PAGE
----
On Työsaari island on the east side of Muukonsaari there is a cabin, which today is known as the summer holiday home of Professor Erik Tawaststjerna. During the Civil War it was still the home of fisherman Muikku and his family. In the spring of 1918, when the lake was still decked with ice and snow, there was a strange incident. The fisherman’s little daughters were playing on the frozen lake. Suddenly they heard banging sounds some distance away, and soon a strange rapping filled the air. Small, elongated objects were dropping onto the ice. Recovered from the surprise, the girls gathered them by the fistful, soon running to excitedly show mother their treasures. ”Mother, mother! Look how many pencils we gathered that fell from the sky!” The frightened mother quickly realised that the pencils were bullets. Machine gun bullets fired somewhere on the mainland had carried to Työsaari.
That same summer, the Muikku family sold their cabin to the aristocratic von Boehm family. The artist Aino von Boehm spent several summers on the island with her family and painted the colourful, sun-drenched landscapes opening out to Saimaa lake. Erik Tawaststjerna, the musicologist, later married Aino von Boehm’s daughter, and so the island cabin came to their possession.
We had feared a war breaking out for some time. News about rampant mobs shooting at each other and whispered executions became commonplace pretty soon. Brother rose against brother, like the stories in the Bible come true, and there was no holding back the hate. Even though we lived off the beaten track, we could not avoid it. Not even our little ones.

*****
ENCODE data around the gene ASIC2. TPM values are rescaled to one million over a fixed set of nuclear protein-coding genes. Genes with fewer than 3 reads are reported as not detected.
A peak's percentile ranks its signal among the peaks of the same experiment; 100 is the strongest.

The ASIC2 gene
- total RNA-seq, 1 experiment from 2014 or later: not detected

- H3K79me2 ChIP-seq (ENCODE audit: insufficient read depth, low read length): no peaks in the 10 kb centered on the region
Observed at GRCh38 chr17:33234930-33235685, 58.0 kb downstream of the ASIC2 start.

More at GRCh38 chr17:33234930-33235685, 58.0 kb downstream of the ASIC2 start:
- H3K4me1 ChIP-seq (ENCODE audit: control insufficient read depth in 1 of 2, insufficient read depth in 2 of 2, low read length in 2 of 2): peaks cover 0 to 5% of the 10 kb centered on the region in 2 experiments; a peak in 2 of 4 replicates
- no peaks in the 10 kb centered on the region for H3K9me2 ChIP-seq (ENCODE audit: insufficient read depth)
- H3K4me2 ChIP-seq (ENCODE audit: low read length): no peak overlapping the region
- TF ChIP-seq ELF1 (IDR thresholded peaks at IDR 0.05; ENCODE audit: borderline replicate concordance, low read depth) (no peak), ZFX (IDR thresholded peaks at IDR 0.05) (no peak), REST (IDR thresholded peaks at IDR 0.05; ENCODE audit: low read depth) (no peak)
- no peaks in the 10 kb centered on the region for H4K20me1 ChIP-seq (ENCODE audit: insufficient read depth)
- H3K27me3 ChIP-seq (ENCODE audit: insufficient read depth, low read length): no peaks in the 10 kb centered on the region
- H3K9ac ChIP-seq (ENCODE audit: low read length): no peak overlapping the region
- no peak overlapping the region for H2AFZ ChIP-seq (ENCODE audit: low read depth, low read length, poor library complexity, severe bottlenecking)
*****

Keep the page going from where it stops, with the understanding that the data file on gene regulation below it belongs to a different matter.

On a fine late winter’s day, they had gone onto the frozen lake to play. Likely got up to furious speeds with their kick sleds, braids flying from under woolly hats and cheeks glowing frost-red. I sat in the cabin darning and didn’t quite clap my own eyes on it all. But soon both of them stormed in, door slamming and winter boots stomping, faces aghast, telling the tale in one voice.
It took a moment for them to catch their breath sufficiently to make the story intelligible to me. They told of hearing strange banging from the shore opposite, and soon stubby pencils had started raining from the sky. They unfurled their fists then to show me their finds. They were not quite like those they’d got from school, but small and sealed at the tip.
I certainly recognised what the bairns held in their snow-clogged mittens, and I may have let out an involuntary yelp or some sound anyway, which frightened the younger one and started her crying. The elongated objects taken for pencils dropped onto the floor with a clatter, rolling here and there, some under the dresser and table, as if hiding in shame.
The children spent the rest of the day indoors, and the planned move off the island, already discussed with the husband, became more urgent. When summer finally arrived, the Boehms acquired the lands they had long wanted.
Text: Pekka Vartiainen
Pictures: Kirsi Pääskyvuori
Translation: Annira Silver
Location on map
The story and the pictures are a part of Tarinajoki book (River of Stories), made in Rural Explorer project. As part of a culture tourism project, stories arising from the body of folk narratives and history also have a function in relation to the productisation of tourism. The stories are linked to real locations.